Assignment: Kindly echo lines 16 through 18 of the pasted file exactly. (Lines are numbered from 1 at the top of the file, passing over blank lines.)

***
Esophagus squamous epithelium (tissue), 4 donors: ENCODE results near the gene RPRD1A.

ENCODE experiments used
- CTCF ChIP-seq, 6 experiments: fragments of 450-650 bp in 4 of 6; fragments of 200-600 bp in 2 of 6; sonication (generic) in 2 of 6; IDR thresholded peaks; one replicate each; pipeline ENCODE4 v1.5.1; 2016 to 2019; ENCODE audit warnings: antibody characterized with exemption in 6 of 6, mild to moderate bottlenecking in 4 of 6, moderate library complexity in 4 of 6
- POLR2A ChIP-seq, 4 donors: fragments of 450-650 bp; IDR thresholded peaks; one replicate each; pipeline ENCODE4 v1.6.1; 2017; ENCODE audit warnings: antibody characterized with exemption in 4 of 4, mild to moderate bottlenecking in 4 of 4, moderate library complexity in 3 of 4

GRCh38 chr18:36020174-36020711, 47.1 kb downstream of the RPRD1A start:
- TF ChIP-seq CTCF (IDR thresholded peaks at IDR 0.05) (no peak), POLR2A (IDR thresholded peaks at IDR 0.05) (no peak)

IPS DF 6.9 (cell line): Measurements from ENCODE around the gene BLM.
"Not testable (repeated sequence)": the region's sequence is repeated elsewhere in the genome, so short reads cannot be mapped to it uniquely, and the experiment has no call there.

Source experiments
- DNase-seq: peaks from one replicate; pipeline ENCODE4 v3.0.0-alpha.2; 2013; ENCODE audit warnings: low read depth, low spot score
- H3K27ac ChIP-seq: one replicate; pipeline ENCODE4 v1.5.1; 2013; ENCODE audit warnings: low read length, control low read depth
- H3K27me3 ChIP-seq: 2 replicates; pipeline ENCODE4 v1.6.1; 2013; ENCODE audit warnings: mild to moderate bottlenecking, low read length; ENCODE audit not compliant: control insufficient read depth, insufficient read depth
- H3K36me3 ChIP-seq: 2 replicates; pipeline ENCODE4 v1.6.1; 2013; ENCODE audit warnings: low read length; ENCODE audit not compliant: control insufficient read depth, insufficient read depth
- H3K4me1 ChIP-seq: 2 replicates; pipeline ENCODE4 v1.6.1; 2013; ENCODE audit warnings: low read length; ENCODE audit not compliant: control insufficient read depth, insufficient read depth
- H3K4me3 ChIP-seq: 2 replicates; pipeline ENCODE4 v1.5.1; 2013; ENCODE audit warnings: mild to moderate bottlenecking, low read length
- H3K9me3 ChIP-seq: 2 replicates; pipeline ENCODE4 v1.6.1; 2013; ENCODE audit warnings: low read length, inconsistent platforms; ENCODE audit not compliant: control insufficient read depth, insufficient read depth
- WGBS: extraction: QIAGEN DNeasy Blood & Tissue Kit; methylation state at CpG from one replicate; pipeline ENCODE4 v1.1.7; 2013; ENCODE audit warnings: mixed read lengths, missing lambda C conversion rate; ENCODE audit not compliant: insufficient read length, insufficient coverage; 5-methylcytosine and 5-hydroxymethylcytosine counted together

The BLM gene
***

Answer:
- H3K9me3 ChIP-seq: 2 replicates; pipeline ENCODE4 v1.6.1; 2013; ENCODE audit warnings: low read length, inconsistent platforms; ENCODE audit not compliant: control insufficient read depth, insufficient read depth
- WGBS: extraction: QIAGEN DNeasy Blood & Tissue Kit; methylation state at CpG from one replicate; pipeline ENCODE4 v1.1.7; 2013; ENCODE audit warnings: mixed read lengths, missing lambda C conversion rate; ENCODE audit not compliant: insufficient read length, insufficient coverage; 5-methylcytosine and 5-hydroxymethylcytosine counted together

The BLM gene